I first start by slicing open a large, ripe, melons of the watermelon, honey dew and cantaloupe varieties. I cube the fruit up and remove as many seeds from the watermelon as I can, but let’s face it, half the fun of eating this fruit is spitting out the seeds, right?  You can use a melon baller if you want to be fancy, but why bother  - a melon-baller is a uni-tasker (an Alton Brown term for a tool that really only does one thing) – you have knives in your kitchen (at least I hope you do) – they are multi-taskers and do the job just as well.

Back to the melon – I leave the cubes in a bowl in the fridge so that they stay nice and cold. In a smaller bowl, I mix together a splash of simple syrup, a dash of fresh minced mint, a squirt of lemon juice, another of lime juice, a drop of balsamic vinegar, and – if only adults are enjoying the melon – a splash or two of either a sweet white wine (Moscado works best) or rum.  I dress my melon mixture with this concoction and let this all chill for at least two hours. The melon will begin to break down a little, but, no worries, it will still have some texture to it. The best part is that it is a cold dish being served on a hot day. 

Some additions I have made to this are grapes – any kind will work, but since the salad is beautiful, I try to pick grapes that complement the existing colors – we do, after all, eat with our eyes first. Another addition is fresh, wild Maine blueberries – but they have to be in season or it just doesn’t do the salad justice.  In addition to the blueberries, add some supremes of orange – but make sure the orange you pick is nice and juicy, otherwise you run the risk of them being left behind on the plate. (A supreme of orange is a section of orange that is taken from a peeled orange and cut to remove the membrane).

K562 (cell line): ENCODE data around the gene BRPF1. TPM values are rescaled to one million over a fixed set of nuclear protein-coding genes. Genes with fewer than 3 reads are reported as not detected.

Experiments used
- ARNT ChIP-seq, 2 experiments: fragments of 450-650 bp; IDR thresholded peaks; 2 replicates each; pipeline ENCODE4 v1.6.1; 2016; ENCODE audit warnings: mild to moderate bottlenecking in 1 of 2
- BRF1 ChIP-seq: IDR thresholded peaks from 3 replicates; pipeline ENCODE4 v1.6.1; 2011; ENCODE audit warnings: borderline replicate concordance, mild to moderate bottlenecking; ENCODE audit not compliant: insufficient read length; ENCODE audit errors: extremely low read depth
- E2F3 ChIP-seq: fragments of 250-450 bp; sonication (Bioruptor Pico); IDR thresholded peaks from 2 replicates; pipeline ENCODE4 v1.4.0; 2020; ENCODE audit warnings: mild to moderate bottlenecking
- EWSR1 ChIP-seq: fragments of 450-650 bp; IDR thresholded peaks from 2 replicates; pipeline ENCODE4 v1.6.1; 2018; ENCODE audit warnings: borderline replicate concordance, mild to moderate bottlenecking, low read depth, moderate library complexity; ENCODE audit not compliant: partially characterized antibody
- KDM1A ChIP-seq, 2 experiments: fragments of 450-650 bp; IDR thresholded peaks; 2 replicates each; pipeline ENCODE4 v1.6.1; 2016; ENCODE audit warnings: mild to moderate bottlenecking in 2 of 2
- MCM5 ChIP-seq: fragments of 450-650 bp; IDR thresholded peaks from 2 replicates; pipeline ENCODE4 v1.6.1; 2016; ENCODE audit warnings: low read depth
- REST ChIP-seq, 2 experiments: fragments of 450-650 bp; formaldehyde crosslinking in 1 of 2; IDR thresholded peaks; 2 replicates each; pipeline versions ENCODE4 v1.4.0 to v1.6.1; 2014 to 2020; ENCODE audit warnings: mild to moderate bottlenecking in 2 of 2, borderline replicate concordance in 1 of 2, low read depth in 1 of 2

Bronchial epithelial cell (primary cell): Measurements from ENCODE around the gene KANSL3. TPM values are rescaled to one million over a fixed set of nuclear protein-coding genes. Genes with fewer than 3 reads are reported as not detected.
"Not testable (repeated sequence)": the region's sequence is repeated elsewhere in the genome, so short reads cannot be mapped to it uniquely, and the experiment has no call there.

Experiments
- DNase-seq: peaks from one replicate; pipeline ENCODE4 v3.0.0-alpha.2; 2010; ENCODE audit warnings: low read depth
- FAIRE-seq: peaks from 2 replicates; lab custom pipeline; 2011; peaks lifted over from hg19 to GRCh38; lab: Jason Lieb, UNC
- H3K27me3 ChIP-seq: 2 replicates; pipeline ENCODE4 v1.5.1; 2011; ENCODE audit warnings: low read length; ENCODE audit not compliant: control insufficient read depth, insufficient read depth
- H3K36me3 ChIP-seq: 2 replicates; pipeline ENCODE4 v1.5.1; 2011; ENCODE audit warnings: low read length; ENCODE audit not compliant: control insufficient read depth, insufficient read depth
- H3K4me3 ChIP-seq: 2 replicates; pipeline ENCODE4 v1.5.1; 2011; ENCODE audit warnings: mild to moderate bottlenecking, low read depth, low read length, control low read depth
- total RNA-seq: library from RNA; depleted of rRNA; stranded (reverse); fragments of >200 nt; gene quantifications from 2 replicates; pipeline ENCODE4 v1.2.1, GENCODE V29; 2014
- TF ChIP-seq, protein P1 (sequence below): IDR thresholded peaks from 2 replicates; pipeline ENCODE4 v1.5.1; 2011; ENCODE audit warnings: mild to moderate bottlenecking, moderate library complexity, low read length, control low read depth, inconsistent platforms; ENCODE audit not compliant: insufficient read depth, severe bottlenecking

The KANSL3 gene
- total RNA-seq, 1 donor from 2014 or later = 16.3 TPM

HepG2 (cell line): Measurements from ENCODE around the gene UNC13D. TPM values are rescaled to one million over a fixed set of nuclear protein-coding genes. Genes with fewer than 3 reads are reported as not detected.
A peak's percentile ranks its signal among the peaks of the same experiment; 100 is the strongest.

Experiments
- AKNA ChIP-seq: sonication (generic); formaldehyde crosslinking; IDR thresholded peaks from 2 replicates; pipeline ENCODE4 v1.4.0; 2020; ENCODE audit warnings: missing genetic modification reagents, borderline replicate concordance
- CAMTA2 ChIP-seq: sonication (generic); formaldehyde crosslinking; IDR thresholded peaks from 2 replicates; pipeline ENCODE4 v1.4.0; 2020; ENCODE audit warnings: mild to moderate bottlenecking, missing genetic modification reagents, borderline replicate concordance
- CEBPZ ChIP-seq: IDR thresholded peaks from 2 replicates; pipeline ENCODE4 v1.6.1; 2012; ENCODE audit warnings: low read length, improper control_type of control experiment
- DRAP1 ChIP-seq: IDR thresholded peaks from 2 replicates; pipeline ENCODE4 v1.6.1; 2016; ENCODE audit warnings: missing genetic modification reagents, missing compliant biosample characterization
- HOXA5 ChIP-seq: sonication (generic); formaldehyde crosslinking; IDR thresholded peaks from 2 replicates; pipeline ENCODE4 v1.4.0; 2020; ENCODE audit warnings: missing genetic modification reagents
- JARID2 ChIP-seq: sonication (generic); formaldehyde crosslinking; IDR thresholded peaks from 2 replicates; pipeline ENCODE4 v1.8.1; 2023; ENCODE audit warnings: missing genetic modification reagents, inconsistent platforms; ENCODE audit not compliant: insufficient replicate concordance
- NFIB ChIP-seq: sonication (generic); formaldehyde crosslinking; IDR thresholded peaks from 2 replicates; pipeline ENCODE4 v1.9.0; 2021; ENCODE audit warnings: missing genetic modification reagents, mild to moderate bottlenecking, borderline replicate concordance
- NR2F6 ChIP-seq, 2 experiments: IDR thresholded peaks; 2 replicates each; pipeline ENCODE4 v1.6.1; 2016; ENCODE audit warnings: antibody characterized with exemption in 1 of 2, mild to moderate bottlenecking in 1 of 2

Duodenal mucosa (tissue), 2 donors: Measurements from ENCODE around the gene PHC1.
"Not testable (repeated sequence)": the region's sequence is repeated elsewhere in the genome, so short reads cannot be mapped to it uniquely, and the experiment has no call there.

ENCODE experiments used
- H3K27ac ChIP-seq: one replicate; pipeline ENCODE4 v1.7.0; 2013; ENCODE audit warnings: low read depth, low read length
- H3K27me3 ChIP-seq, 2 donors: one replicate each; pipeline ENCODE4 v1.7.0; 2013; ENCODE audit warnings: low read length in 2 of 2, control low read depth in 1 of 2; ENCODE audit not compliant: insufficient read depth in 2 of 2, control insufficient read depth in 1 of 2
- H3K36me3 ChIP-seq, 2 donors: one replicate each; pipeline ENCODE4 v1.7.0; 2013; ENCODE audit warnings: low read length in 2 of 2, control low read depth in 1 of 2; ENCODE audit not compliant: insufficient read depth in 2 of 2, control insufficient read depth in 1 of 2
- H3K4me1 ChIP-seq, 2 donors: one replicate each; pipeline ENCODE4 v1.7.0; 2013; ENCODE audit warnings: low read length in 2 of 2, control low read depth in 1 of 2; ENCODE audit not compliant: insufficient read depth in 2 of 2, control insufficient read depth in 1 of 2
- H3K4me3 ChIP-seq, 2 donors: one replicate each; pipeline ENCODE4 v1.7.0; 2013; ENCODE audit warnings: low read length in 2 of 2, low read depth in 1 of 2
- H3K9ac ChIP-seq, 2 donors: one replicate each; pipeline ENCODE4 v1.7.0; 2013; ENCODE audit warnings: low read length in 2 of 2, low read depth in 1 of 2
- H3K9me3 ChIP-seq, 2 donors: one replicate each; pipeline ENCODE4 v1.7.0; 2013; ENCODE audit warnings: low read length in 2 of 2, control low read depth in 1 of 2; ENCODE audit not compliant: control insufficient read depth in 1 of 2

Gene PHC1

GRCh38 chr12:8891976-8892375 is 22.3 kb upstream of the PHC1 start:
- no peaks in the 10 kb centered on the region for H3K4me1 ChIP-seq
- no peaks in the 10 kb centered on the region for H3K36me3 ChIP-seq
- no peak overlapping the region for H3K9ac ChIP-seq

Either way you mix this salad, on a hot day, it is sure to cool you down. I have even taken the leftovers (though few) and juiced them so that I could drink the goodness that is a melon salad.  With this, Windham and Raymond, I bid you happy mid-summer wishes and hopes that you are staying cool!

Watermelon Salad
1 Watermelon, cubed
1 Cantaloupe, cubed
 1 Honey Dew Melon, cubed
½ TBSP Fresh Mint, minced
1 TBSP Lemon Juice
1 TBSP Lime Juice
½ TBSP Sweet White Wine

Optional Additions:
Orange Supremes

Student of the week Tiffany Hall

Jordan-Small Middle Schooler Tiffany Hall is The Windham Eagle student of the week. The recent eighth grade graduate has two sisters, one brother, a guinea pig, a dog and multiple cats. Her favorite subject is math and she likes writing songs and singing.

“How do you describe a poem, a flower, or a rainbow with mere words? Tiffani Hall is a package of compassion and the epitome of tenacity and benevolence. She makes Jordan-Small Middle School a better place simply by walking through the door each morning,” said her teacher.

Favorite TV show: Dance Academy

Favorite movie: Hunger Games

If I wasn’t studying, I would be helping other people.

What you need to know about Twitter By David Pride, social media specialist

Not too long ago if someone asked if you were on Twitter you may suspect they were using slang for some sort of drug or perhaps digging for a reference having to do with Tweety Bird. Now a days when people ask if they can reach you via Twitter, you probably know what they mean. But, do you understand all of the great things you can do with Twitter? Below I will offer you three things you should know about Twitter. If you have a question while reading, tweet at me and I’ll answer you live time @DavidaPride.

Search, Hashtags, @, RT, and DM…What does it mean?

Twitter offers you a handful of methods to communicate with your community. If you want to send a message to the world then all you need to do is simply type your thought out and keep it to 140 characters (in fact, keep it to about 120 so that people can retweet your post if they want to). Once you click “Tweet” your post is live and goes out to the Twittersphere. Think of it this way; I just walked into a crowded space and want to let folks know that I’m really excited about the sale at Levinsky’s. I only have about 12 words to do so before I lose my voice. I might tweet/say something like this, “I'm super pumped about the sale on Bruins garb at Levinsky's! Who's with me?”